Hallux Rigidus: A tough nut to crack!

In 1977, Root, Orien and Weed, defined the term hallux limitus as “the deformity of the 1st metatarsophalangeal joint in which the base of the proximal phalanx of the hallux is subluxed plantarly upon the 1st metatarsophalangeal head”.  

In describing this condition, they purported that the articular surface of the proximal phalanx would lose its ability to freely glide over the condylar surface of the 1st metatarsophalangeal head, and as such would “jam” against the 1st metatarsophalangeal head and be unable to move through its full range of dorsiflexion.

This loss of function would eventually lead to degenerative joint changes, including bony proliferation at the dorsal aspect of the 1st metatarsophalangeal joint articular surface.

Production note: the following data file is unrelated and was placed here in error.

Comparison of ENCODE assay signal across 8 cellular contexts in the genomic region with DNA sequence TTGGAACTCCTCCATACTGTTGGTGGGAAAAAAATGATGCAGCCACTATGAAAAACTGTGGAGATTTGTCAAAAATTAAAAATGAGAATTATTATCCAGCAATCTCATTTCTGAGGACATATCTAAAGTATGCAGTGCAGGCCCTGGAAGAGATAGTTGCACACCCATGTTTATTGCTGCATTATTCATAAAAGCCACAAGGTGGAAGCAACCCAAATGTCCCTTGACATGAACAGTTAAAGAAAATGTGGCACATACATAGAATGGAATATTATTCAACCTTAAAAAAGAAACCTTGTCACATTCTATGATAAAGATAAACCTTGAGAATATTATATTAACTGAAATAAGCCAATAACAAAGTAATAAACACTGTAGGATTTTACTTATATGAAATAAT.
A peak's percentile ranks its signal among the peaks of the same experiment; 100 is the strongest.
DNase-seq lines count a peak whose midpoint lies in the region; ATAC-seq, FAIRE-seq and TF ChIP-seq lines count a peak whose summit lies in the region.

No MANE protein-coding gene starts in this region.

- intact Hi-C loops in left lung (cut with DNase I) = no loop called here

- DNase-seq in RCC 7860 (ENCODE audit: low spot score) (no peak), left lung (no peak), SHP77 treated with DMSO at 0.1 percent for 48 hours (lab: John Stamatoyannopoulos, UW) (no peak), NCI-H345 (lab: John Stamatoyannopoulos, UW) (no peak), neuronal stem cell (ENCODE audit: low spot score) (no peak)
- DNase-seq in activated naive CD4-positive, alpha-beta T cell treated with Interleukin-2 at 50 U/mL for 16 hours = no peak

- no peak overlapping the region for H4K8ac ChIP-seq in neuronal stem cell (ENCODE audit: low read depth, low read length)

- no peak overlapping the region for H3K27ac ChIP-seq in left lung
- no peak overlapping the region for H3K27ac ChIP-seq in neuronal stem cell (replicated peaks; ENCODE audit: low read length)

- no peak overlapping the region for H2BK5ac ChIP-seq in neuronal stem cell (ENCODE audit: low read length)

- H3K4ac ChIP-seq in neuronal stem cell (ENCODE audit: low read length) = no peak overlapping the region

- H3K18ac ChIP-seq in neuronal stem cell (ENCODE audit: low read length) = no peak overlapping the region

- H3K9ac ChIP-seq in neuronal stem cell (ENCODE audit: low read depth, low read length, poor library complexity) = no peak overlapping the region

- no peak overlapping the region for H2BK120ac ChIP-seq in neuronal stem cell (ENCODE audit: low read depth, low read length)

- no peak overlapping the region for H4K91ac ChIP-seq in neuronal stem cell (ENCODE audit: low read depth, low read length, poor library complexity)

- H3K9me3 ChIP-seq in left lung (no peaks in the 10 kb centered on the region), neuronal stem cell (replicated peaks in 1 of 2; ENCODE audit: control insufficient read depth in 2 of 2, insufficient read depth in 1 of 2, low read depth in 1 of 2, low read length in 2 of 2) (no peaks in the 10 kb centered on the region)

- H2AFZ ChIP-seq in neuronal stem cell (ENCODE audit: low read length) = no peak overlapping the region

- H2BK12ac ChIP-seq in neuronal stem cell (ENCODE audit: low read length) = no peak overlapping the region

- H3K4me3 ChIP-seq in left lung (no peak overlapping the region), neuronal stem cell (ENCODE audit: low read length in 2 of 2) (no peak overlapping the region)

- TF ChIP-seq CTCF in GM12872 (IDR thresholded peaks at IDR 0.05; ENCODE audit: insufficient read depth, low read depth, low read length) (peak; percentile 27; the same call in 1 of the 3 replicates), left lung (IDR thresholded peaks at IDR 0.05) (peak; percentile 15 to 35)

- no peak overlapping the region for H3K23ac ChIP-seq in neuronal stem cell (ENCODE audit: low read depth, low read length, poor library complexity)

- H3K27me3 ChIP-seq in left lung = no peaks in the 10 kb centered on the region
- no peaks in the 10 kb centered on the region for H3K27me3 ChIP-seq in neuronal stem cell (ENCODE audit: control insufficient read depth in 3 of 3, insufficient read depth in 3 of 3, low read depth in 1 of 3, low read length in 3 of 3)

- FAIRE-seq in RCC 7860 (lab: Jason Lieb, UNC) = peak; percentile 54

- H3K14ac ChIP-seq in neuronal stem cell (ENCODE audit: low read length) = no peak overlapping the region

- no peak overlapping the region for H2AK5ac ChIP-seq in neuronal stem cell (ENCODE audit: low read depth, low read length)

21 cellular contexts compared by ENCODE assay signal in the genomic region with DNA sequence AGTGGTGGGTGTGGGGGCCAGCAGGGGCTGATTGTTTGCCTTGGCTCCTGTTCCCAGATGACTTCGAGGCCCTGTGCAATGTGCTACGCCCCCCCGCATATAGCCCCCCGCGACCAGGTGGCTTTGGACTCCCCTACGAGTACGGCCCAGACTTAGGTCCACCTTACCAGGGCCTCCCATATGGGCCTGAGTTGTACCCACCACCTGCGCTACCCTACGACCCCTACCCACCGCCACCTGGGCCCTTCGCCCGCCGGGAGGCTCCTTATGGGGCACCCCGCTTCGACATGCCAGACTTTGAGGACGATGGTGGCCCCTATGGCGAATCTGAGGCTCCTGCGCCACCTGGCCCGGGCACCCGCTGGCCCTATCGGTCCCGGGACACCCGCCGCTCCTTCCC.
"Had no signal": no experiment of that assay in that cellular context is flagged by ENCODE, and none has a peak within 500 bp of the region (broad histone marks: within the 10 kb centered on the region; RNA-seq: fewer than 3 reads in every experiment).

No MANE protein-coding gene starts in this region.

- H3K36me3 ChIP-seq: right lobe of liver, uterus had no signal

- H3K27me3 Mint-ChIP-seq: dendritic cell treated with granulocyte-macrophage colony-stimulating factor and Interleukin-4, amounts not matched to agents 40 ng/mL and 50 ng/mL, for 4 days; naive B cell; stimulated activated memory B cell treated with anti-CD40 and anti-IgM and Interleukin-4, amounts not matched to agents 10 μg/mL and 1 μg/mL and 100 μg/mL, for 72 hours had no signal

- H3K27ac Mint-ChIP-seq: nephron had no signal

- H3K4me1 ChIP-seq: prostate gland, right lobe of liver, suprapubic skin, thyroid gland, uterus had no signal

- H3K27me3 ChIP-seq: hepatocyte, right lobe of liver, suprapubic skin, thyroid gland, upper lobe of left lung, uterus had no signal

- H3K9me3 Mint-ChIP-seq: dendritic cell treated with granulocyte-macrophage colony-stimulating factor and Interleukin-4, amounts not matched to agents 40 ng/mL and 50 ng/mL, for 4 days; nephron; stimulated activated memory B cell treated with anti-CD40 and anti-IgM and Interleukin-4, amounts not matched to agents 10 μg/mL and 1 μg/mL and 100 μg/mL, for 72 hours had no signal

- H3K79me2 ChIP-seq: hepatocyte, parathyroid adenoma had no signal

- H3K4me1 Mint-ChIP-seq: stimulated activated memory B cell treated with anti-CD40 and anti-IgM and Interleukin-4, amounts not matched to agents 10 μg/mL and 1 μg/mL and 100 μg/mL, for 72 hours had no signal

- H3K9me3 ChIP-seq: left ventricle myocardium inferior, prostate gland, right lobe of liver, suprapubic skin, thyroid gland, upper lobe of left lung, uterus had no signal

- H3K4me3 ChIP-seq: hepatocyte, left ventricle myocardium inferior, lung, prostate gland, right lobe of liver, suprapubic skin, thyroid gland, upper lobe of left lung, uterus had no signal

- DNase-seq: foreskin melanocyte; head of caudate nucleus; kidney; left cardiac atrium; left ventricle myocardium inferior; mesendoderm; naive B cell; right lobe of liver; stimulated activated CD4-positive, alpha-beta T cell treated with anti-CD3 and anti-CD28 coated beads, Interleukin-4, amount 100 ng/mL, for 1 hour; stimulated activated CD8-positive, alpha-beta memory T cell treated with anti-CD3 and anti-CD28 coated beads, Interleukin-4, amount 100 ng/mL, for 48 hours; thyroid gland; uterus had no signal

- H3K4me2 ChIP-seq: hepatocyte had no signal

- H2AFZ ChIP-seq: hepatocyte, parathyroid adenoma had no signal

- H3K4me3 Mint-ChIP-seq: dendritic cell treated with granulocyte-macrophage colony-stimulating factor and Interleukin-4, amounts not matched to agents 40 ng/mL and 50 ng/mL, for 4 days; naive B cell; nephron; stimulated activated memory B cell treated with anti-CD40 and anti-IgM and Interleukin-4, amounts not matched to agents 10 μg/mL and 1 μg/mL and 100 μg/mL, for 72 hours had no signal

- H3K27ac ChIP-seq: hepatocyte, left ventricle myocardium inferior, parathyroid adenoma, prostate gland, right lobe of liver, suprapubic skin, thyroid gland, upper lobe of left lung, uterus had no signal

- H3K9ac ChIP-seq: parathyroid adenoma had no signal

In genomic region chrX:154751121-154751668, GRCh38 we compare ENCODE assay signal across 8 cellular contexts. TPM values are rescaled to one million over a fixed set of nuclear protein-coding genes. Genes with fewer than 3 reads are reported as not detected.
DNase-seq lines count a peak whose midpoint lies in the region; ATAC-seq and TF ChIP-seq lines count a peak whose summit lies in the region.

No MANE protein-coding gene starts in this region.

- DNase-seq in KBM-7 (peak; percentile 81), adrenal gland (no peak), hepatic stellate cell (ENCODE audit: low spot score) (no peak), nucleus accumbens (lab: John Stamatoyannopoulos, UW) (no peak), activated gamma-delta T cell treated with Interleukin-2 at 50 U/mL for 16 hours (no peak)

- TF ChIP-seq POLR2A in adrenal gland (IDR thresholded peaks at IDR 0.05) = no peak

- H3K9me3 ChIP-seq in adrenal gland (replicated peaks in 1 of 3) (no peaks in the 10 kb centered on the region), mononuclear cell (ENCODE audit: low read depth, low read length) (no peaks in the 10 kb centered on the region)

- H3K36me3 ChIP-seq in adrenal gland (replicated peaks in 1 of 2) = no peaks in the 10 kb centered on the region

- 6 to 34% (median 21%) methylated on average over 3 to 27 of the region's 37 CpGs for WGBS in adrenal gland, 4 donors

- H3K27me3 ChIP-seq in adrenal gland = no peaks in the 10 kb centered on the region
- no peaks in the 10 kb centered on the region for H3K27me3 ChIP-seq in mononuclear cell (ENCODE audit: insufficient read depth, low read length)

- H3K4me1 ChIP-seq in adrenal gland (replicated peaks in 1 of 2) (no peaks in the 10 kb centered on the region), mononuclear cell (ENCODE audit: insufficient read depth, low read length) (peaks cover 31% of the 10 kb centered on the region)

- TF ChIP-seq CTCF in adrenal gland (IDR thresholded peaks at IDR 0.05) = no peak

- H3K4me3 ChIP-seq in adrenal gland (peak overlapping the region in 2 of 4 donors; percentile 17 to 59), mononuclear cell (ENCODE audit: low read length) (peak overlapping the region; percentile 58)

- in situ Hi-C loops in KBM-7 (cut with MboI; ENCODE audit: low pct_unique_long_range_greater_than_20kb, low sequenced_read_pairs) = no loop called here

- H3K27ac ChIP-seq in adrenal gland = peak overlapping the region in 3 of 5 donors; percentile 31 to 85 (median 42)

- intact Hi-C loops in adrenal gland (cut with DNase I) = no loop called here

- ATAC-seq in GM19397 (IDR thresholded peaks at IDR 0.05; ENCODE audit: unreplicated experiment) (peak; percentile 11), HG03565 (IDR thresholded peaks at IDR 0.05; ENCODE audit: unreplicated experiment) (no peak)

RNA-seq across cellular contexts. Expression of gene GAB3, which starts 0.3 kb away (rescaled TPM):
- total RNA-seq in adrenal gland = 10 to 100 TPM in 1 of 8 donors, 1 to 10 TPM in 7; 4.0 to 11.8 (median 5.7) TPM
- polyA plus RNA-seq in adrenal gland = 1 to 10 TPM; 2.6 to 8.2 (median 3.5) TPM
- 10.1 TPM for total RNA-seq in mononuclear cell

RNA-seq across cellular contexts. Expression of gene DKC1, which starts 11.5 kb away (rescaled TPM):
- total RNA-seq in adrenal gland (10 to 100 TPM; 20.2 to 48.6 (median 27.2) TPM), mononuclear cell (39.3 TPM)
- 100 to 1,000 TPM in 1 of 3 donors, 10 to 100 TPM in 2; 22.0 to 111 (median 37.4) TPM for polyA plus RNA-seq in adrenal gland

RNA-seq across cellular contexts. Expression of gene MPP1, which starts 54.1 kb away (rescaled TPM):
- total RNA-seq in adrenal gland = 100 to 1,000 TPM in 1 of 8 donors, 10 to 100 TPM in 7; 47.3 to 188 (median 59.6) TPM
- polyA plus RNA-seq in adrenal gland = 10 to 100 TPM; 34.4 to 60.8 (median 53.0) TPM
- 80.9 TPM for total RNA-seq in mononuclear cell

Eventually, the entire articular surface of the 1st metatarsophalangeal joint may become involved resulting in a generalised degenerative arthrosis.  As the joint changes advance, plain x-rays will demonstrate narrow joint spaces, subchondral sclerosis and gross dorsal osteophytic change. Eventually, the joint may become completely ankylosed.. read on to find out more.. 

Simon Bartold
Director of Bartold Clinical

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